Astronomers discover a supermassive black hole that traps 6 galaxies Scientists from the European Southern Observatory have made an amazing discovery that makes us realize once again how powerful and dynamic black holes are.

The most recent supermassive black hole we have detected is located at the center of the SDSS J103027.09 052455.0 quasar. It has a mass of one billion times the mass of the Sun and such a powerful gravity that it traps as many as 6 galaxies closest to it. It should be emphasized that its gravitational tentacles extend over 300 times the diameter of the Milky Way. Interestingly, this black hole is a very old object that was formed only less than a billion years after the Big Bang.

This sensational discovery was made with the Very Large Telescope (VLT) at the Chilean observatory in Paranal. Astronomers are surprised that such a young universe already had such technologius objects. After all, we see a black hole as it looked billions of years ago. It's hard to imagine what it looks like today.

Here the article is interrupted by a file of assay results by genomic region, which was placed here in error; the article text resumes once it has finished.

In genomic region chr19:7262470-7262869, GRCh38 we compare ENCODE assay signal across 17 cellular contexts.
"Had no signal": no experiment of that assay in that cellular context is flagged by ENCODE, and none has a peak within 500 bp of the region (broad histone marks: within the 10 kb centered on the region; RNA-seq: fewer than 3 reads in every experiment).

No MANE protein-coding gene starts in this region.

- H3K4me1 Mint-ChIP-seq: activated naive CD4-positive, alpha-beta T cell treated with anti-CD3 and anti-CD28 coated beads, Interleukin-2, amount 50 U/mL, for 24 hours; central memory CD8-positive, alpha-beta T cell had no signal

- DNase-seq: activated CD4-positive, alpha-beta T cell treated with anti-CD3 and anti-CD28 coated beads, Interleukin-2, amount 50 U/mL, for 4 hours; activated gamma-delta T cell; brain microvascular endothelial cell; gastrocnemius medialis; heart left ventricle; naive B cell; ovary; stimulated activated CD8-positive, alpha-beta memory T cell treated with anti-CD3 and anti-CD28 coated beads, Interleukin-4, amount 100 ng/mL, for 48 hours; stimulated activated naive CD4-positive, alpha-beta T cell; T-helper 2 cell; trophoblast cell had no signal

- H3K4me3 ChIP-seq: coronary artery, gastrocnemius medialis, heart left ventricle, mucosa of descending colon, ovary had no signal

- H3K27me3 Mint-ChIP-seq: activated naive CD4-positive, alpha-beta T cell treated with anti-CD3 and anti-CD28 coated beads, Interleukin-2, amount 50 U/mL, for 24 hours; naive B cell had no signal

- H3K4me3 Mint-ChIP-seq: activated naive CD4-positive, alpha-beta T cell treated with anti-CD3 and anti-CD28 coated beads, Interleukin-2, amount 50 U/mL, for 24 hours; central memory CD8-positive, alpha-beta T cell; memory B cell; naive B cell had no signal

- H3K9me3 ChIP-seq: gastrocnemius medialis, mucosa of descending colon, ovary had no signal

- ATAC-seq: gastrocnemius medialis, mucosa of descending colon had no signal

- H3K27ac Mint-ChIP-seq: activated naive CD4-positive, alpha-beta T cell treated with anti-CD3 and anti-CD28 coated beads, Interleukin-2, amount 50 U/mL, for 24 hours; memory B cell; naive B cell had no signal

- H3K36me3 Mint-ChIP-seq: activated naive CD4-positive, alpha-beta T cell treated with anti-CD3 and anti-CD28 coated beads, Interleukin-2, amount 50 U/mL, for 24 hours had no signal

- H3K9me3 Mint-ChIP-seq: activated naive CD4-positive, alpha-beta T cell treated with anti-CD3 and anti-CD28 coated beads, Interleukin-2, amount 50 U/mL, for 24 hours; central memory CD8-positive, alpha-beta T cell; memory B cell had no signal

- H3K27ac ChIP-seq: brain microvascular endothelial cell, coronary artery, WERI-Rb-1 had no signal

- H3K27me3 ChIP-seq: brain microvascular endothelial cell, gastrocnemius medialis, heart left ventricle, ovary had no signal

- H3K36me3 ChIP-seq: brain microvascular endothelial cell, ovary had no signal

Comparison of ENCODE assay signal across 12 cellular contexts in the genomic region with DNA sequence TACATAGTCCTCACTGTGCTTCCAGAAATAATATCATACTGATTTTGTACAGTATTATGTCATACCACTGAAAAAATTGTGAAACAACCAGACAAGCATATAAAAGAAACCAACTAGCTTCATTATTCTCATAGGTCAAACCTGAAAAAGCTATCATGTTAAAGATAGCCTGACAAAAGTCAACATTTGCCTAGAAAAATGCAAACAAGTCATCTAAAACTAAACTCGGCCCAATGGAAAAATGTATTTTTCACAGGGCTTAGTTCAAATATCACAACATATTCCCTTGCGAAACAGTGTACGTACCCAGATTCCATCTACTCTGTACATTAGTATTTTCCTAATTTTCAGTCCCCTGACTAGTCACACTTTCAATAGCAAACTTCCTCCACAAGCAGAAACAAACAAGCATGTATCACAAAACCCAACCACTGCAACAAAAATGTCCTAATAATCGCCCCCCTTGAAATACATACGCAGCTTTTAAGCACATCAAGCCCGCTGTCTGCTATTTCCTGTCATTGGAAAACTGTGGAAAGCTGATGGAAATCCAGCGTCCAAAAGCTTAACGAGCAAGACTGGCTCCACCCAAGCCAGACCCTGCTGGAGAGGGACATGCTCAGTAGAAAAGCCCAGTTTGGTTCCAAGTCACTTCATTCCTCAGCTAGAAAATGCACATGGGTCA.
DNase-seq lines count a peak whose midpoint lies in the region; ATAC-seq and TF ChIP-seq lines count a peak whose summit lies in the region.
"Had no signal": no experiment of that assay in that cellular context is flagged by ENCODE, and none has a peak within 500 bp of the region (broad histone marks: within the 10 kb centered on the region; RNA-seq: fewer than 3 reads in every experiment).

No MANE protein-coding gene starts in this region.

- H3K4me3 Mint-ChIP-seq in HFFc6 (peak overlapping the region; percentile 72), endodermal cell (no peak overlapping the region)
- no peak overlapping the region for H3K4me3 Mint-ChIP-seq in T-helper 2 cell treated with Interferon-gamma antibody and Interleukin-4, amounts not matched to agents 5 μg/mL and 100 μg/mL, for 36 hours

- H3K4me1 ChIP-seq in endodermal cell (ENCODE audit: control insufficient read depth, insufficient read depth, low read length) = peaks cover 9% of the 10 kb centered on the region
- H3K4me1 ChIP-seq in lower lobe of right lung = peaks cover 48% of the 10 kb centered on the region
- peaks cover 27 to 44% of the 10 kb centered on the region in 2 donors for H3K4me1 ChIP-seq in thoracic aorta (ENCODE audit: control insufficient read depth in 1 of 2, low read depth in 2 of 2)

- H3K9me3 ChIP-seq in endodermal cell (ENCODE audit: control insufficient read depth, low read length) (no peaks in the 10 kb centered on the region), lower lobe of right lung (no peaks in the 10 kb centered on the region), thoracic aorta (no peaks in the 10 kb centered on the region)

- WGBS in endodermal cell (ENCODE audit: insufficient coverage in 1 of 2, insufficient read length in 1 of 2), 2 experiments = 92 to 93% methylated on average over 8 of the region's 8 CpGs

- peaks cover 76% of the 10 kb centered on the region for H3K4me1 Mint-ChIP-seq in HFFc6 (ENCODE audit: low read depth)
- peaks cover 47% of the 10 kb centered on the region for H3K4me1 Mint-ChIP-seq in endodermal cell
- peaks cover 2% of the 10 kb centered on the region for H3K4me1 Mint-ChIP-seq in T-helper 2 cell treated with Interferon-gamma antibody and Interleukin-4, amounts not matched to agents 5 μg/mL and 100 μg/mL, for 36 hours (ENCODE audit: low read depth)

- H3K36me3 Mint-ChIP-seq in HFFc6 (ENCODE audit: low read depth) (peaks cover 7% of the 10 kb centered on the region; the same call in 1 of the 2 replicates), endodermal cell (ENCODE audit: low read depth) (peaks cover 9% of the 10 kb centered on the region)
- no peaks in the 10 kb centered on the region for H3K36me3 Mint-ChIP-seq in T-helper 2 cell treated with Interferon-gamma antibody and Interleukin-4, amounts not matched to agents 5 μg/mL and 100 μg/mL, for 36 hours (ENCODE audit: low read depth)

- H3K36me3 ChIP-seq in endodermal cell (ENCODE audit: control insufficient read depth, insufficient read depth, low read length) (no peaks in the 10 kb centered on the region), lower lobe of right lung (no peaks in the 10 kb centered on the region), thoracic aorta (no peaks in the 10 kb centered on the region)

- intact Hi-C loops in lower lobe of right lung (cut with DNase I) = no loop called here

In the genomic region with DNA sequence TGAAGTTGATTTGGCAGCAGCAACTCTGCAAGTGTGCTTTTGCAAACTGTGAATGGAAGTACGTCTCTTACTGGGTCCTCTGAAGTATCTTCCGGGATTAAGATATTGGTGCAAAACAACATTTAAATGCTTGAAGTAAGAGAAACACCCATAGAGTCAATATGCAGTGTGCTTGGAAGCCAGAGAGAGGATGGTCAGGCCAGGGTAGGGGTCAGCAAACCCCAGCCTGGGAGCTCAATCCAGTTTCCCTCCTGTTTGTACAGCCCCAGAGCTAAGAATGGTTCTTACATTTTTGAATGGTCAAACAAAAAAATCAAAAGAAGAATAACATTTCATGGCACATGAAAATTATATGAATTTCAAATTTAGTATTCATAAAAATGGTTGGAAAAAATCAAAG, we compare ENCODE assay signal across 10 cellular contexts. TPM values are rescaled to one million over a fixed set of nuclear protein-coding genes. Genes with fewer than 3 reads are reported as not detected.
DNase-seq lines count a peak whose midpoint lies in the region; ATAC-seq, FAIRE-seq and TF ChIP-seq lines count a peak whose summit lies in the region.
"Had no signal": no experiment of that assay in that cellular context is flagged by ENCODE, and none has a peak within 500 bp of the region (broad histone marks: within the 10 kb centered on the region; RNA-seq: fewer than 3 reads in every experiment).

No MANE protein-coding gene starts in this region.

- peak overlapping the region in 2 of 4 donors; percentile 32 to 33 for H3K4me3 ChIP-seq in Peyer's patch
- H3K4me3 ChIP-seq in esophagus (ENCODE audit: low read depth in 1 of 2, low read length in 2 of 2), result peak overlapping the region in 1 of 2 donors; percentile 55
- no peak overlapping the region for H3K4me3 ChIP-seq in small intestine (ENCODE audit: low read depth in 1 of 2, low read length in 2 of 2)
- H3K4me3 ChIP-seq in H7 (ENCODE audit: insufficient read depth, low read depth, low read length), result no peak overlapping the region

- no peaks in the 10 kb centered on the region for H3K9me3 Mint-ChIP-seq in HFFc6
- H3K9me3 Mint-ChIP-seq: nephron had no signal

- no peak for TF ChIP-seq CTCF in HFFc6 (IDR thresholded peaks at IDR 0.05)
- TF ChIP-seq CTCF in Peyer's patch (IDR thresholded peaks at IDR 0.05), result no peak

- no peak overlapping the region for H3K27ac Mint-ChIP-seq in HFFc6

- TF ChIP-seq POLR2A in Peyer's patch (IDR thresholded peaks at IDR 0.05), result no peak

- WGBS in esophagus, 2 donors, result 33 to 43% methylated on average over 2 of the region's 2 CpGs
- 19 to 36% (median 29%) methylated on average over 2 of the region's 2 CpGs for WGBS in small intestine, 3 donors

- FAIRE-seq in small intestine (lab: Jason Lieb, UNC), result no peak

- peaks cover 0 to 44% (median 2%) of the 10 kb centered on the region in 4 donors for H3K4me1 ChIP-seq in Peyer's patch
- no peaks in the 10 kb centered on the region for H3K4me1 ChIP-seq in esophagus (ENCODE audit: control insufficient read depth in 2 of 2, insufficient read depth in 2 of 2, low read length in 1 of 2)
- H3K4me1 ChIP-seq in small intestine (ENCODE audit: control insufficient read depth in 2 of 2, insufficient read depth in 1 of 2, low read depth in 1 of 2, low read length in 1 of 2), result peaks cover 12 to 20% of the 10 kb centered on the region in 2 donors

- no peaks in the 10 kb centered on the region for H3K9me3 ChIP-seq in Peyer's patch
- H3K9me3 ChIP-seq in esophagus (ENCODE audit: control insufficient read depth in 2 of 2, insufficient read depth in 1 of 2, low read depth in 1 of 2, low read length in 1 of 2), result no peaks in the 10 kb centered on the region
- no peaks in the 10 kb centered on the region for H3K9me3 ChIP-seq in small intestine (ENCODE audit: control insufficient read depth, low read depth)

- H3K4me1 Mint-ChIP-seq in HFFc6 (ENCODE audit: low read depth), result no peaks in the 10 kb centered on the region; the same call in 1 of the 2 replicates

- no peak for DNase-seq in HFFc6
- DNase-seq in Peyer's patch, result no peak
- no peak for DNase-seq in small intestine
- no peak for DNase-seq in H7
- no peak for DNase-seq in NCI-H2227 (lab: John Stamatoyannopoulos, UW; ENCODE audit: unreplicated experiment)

In the animation published by ESO, we can see the flow of gas between the black hole and the galaxies. The formation looks like a spider's web. Scientists believe that it was created with a huge contribution from black matter. It was she who could attract ordinary matter to herself and thus form a gas network in which galaxies were born.

Astronomers are not sure, but speculate that there may be even more galaxies hidden in this formation. For now, they are not visible to us because the formation is so far away that ground-based telescopes can only detect the brightest galaxies.

These types of discoveries are a key element in the study of not only black holes, but also the history of the formation of the universe and their role in its evolution. The more discoveries humanity makes, the more and more unanswered questions appear. The world of astronomy needs to build even more powerful telescopes than the VLT. Then we can start trying to answer the basic questions.